Looking around northern California and inside many technology kitchens makes me believe that we are about to see the Data Scientist bubble burst. And then I read the Fortune Magazine article on Peter Thiel - and the excerpt on Zero to One (his new book) in that article and it dawned on me that is one of the intersting ways to look at the Data Scientist bubble.
Thiel's Classification of Innovation
Without trying to simplify and/or bastardize mr. Thiel's theory, the example in the Fortune Mag article will make this visible to most people (I hope). In the article the analogy is; going from one type writer to 100 type writers is 1 to N, inventing a word processor is moving us from 0 to 1. In other words, true innovation dramatically changes things by giving previously unknown power to the masses. It is that innovation that moves us
from 0 to 1. Expansion of existing ideas - not true innovation - moves
us from 1 to N. Of course, don't take my word on this but read the article or the book...
The Demise of the Human Data Scientist
The above paradigm explains the Data Scientist bubble quite nicely. Once upon a time companies hired a few PhD students who by chance had a degree in statistics and had learned how to program and figured out how to deal with (large) data sets. These newly minted data scientists proved that there is potential value in mashing data together, running analytics on these newly created data sets and thus caused a storm of publicity. Companies large and small are now frantically trying to hire these elusive data scientists, or something a little more down to earth, are creating data scientists (luckily not in the lab) by forming teams that bring a part of the skillset to the table.
This approach all starts to smell pretty much like a whole busload of typewriters being thrown at a well-known data analysis and data wrangling problem. Neither the problem nor the solution are new, nor innovative. Data Scientists are therefore not moving us from 0 to 1...
One could argue that while the data scientist quest is not innovative, at least is solves the problem of doing analytics. Fair and by some measure correct, but there is one bigger issue with the paradigm of "data scientists will solve our analytics problem" and that is scale. Giving the keys to all that big data to only a few data scientists is not going to work because these smart and amazing people are now becoming, often unbeknownst to them, an organizational bottleneck to gaining knowledge from big data.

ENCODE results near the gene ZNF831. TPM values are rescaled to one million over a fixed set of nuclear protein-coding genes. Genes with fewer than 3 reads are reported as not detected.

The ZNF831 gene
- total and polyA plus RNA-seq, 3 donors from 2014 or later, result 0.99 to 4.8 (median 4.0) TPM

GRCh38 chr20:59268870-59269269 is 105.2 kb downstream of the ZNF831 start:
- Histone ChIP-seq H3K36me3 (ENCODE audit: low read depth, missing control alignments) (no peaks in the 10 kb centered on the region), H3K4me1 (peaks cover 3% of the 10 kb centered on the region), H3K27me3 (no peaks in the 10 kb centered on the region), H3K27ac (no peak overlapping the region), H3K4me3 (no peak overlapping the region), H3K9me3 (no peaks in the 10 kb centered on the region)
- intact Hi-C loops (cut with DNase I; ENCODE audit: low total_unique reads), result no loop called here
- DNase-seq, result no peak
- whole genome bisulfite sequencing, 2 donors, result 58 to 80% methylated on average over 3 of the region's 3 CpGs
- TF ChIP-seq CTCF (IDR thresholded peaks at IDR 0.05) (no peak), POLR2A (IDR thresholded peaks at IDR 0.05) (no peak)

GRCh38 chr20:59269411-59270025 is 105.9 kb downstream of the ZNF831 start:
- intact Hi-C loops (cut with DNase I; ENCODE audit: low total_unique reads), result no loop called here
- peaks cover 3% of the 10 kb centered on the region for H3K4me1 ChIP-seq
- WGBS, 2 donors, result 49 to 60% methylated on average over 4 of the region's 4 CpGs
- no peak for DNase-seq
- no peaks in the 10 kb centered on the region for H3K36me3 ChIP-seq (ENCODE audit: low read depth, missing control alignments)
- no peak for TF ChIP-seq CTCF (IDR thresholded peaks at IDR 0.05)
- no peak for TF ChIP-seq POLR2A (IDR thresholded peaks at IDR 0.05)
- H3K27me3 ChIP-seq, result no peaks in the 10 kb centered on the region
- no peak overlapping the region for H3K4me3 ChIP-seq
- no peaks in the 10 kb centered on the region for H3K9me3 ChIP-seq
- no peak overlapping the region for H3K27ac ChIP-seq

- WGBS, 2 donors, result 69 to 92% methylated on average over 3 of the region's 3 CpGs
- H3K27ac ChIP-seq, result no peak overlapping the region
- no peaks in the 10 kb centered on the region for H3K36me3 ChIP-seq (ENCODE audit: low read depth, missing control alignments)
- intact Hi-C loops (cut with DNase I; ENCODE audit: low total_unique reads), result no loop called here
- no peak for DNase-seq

The only real solution, our 0 to 1, is to expose a large number of consumers to all that big data, while enabling these consumers to apply a lot of the cool data science to all that data. In other words, we need to provide tools which include data science smarts. Those tools will enable us to apply the 80% common data science rules to the 80% of common business problems. This approach drives real business value at scale. With large chunks of issues resolved, we can then focus our few star data scientists on the 20% of problems or innovations that drive competitive advantage and change markets.
The bubble is bursting because what I am seeing is more and more tools coming to market (soon) that will drive data science into the day-to-day job of all business people. Innovation is not the building of a better tool for data scientists or hiring more of them, instead the
real 0 to 1 innovation is tools that make make all of us data scientists
and lets us solve our own data science problems. The future of Data Science is smarter tools, not smarter humans.